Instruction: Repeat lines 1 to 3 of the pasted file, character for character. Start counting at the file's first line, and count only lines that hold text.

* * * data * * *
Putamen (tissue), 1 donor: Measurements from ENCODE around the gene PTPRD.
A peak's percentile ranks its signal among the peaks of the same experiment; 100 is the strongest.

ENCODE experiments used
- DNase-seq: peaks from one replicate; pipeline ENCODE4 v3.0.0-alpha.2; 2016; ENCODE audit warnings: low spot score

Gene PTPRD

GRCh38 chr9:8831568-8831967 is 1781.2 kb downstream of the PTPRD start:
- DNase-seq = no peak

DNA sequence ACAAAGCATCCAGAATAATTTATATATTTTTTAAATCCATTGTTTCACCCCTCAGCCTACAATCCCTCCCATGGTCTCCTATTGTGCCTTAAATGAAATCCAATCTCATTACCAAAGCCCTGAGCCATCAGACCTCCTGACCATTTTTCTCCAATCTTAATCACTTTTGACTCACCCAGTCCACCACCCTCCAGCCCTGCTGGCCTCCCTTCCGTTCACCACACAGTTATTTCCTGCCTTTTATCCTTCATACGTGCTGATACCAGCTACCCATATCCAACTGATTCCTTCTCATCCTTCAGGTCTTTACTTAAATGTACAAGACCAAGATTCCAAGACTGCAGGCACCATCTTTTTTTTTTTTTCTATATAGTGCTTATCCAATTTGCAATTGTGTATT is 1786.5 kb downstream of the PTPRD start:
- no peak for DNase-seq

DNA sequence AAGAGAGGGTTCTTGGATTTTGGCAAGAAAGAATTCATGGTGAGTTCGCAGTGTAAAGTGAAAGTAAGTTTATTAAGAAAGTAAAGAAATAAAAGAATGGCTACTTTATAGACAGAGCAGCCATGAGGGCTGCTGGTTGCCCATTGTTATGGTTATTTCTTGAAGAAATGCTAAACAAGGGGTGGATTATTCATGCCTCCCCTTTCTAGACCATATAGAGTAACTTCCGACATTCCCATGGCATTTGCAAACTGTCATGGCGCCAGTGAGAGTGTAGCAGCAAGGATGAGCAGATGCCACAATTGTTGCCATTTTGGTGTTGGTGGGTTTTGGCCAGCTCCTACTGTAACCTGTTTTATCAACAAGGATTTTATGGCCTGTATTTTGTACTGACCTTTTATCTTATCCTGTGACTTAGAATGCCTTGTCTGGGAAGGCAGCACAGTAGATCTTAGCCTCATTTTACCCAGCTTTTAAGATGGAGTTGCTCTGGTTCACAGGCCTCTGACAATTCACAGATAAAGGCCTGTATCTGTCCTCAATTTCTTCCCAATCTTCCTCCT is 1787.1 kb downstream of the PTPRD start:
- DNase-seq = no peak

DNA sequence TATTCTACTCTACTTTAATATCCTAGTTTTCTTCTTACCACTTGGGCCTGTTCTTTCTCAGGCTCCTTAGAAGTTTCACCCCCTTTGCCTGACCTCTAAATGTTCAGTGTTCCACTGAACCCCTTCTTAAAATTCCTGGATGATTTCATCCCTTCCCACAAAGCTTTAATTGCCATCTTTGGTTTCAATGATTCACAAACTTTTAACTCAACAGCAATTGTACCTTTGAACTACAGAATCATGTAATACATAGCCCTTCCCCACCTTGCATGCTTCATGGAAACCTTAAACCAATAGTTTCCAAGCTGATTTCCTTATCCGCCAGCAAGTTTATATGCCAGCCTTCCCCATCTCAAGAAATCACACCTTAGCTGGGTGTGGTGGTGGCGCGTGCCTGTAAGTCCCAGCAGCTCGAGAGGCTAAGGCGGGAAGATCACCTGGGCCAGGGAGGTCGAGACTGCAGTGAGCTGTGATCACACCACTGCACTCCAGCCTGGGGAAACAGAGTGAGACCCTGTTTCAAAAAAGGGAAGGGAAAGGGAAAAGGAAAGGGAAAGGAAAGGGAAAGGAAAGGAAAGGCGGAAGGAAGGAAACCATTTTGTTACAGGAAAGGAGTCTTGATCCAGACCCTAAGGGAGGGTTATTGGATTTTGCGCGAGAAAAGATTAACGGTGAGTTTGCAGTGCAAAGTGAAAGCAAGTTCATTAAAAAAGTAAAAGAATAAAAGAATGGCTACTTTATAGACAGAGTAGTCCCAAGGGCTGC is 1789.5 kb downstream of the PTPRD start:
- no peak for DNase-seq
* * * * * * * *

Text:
Putamen (tissue), 1 donor: Measurements from ENCODE around the gene PTPRD.
A peak's percentile ranks its signal among the peaks of the same experiment; 100 is the strongest.

ENCODE experiments used